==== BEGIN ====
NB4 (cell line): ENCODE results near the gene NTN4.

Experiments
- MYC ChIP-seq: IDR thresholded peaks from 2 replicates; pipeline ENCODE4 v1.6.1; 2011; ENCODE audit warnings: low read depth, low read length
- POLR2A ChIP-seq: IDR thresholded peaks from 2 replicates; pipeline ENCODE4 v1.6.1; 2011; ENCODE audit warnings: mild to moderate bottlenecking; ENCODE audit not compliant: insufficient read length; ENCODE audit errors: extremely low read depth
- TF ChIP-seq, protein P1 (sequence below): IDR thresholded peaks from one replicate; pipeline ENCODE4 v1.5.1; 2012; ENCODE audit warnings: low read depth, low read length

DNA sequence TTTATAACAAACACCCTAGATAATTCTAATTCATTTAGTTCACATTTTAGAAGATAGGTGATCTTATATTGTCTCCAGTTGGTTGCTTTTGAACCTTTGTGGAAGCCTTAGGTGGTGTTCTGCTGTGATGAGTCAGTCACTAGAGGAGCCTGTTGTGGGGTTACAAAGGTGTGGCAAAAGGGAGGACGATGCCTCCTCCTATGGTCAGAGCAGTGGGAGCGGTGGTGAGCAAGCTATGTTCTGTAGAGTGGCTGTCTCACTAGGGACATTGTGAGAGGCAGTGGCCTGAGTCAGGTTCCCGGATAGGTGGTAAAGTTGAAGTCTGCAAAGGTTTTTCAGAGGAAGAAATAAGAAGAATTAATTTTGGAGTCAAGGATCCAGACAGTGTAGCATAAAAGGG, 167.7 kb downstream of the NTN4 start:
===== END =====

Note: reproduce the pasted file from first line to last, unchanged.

NB4 (cell line): ENCODE results near the gene NTN4.

Experiments
- MYC ChIP-seq: IDR thresholded peaks from 2 replicates; pipeline ENCODE4 v1.6.1; 2011; ENCODE audit warnings: low read depth, low read length
- POLR2A ChIP-seq: IDR thresholded peaks from 2 replicates; pipeline ENCODE4 v1.6.1; 2011; ENCODE audit warnings: mild to moderate bottlenecking; ENCODE audit not compliant: insufficient read length; ENCODE audit errors: extremely low read depth
- TF ChIP-seq, protein P1 (sequence below): IDR thresholded peaks from one replicate; pipeline ENCODE4 v1.5.1; 2012; ENCODE audit warnings: low read depth, low read length

DNA sequence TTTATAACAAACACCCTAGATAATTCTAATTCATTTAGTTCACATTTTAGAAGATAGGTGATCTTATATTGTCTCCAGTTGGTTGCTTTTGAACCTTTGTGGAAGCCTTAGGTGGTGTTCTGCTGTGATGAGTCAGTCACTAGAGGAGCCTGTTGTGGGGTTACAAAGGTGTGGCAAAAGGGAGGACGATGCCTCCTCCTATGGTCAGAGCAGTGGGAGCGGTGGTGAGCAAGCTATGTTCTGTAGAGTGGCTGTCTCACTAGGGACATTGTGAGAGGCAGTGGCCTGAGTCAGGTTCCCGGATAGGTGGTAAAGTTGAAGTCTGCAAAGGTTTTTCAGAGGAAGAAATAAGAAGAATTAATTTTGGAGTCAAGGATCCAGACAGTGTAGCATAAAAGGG, 167.7 kb downstream of the NTN4 start: